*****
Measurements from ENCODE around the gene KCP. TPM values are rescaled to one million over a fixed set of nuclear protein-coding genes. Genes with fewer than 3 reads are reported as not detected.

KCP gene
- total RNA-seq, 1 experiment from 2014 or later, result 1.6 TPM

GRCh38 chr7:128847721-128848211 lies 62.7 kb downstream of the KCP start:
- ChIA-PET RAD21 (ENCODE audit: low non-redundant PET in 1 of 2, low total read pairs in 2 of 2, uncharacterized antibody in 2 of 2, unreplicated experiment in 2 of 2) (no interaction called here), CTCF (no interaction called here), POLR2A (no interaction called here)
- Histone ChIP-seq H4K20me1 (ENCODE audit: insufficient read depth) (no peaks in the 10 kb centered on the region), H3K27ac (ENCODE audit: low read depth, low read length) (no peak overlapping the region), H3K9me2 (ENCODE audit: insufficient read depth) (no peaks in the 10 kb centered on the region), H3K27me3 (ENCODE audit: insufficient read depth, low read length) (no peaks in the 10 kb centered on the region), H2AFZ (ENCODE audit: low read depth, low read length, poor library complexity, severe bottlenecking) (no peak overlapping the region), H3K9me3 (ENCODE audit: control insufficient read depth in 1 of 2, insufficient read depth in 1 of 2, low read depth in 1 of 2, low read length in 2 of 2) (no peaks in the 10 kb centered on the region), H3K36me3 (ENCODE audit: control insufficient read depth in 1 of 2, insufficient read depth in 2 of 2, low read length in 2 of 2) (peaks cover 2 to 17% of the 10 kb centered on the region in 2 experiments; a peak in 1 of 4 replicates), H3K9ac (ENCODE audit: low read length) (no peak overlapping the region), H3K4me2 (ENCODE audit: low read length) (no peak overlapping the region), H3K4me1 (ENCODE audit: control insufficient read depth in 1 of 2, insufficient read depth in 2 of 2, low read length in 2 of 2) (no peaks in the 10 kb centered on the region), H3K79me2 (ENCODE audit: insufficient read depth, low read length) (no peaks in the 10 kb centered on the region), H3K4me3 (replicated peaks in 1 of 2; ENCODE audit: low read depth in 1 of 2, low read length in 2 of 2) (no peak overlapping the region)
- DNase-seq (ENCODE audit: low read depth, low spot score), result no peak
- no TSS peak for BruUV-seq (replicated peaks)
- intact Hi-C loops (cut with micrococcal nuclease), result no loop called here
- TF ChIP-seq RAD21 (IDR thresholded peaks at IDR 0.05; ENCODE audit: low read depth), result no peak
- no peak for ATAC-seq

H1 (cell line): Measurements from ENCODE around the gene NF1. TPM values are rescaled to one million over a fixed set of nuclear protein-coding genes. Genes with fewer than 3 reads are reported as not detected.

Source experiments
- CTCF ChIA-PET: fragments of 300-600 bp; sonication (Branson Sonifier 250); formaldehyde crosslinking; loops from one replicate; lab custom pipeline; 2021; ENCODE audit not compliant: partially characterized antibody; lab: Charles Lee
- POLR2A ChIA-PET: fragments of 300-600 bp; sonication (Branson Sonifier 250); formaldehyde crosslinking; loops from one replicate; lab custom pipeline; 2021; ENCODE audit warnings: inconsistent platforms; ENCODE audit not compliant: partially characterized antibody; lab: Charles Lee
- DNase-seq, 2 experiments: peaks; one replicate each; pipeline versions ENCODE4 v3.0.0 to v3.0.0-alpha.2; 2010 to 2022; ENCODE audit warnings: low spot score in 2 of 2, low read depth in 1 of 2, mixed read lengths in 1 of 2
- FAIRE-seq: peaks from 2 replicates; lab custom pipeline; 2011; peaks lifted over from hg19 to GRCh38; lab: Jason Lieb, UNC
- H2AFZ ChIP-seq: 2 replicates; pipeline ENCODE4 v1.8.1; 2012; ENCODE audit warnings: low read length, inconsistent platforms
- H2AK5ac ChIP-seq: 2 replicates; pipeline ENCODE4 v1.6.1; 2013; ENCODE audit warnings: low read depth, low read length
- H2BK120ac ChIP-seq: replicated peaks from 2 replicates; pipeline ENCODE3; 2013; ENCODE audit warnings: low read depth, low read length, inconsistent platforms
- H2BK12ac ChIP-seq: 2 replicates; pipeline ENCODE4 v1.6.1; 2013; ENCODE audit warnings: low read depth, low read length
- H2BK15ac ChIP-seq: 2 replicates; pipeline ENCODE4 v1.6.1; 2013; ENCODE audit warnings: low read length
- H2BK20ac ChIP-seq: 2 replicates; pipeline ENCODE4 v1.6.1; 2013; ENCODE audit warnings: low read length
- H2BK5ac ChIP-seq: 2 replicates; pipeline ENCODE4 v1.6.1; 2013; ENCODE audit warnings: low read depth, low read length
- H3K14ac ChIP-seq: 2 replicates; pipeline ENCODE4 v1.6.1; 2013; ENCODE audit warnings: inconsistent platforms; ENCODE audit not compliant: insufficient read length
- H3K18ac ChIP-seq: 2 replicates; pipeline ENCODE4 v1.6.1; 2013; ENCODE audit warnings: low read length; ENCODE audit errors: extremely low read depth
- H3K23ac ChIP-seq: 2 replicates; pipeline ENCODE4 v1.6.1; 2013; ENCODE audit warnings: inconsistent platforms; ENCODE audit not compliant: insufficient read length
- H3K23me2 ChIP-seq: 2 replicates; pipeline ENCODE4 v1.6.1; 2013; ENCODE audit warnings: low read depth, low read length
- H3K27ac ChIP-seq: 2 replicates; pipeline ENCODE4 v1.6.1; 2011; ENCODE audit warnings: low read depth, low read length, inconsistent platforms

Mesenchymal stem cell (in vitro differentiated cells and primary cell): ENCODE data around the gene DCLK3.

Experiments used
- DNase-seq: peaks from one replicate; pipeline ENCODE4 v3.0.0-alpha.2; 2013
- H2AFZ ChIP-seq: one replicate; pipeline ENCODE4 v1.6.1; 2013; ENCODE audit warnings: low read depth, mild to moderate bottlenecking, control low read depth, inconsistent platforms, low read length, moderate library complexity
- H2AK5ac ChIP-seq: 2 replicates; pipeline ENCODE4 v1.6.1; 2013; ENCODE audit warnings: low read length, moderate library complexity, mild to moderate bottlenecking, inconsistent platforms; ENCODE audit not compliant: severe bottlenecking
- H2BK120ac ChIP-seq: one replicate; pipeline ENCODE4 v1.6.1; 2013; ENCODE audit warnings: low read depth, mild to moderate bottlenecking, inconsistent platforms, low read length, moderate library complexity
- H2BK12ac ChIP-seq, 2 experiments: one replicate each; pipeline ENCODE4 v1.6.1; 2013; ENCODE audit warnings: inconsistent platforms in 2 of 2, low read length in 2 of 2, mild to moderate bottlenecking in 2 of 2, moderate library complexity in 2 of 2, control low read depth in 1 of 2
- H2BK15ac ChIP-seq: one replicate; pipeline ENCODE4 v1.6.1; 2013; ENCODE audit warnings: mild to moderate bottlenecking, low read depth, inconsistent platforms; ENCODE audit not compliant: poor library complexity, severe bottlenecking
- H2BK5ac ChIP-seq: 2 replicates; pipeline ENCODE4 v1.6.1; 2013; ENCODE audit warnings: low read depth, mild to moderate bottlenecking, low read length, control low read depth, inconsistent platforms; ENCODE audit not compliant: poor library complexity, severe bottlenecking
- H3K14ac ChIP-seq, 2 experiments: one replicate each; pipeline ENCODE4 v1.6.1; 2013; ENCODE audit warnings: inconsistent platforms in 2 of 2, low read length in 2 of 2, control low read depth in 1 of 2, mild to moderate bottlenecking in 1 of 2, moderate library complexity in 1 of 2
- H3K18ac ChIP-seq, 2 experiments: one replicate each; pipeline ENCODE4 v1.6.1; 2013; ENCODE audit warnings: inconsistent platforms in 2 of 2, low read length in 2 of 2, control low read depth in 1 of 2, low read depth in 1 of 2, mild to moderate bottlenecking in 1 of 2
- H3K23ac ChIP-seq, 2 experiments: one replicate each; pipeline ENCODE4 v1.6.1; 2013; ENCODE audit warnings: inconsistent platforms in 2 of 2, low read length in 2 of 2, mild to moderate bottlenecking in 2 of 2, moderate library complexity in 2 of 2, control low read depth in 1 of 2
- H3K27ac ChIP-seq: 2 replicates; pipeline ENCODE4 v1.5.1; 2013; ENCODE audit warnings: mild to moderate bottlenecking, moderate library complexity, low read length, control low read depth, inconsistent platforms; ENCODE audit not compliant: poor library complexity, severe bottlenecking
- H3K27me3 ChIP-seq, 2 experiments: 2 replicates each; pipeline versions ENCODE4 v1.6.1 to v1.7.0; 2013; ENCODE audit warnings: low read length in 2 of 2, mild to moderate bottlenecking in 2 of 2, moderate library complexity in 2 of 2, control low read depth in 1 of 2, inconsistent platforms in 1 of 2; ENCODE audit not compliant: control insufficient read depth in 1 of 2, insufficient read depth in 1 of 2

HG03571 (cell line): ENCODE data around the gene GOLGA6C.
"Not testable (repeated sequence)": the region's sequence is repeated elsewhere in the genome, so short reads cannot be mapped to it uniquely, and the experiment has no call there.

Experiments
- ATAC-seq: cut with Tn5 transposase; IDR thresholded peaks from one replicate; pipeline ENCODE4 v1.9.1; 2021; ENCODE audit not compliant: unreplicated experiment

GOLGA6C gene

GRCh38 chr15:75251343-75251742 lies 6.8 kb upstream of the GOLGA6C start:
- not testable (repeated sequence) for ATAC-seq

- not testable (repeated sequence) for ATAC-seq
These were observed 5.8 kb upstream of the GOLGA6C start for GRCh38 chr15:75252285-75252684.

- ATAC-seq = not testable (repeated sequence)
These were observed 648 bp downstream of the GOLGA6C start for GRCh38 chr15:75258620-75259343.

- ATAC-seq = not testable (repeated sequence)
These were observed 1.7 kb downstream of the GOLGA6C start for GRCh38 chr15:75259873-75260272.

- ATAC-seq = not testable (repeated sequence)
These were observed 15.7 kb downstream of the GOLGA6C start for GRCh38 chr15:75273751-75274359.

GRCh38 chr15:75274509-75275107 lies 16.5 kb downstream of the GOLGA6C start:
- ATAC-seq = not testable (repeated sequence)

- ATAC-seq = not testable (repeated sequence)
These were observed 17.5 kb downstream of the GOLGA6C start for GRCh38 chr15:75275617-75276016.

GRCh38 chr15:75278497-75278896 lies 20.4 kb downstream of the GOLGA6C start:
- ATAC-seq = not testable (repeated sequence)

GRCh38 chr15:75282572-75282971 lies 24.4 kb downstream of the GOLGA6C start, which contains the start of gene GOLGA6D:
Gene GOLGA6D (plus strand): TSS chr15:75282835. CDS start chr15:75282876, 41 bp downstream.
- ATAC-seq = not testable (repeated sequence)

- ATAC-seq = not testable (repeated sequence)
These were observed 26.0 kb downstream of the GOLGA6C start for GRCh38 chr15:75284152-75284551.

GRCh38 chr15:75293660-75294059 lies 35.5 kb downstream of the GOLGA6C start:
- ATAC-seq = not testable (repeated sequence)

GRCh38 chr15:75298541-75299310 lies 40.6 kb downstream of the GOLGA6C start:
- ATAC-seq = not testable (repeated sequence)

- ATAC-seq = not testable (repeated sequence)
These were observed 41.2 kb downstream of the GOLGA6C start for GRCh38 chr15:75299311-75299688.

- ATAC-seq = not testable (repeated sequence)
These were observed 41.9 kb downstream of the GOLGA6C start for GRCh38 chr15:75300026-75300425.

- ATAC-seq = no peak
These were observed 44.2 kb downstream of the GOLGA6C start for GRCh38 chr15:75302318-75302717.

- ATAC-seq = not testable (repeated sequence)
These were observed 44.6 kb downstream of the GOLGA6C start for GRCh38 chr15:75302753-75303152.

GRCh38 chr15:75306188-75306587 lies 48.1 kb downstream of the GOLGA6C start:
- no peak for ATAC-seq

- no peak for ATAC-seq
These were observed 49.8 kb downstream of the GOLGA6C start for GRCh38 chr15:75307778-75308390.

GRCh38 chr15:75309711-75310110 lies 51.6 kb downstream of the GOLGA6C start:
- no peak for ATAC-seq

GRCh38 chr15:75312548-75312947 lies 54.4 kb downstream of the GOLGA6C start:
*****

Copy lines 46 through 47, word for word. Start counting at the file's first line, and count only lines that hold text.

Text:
Experiments
- ATAC-seq: cut with Tn5 transposase; IDR thresholded peaks from one replicate; pipeline ENCODE4 v1.9.1; 2021; ENCODE audit not compliant: unreplicated experiment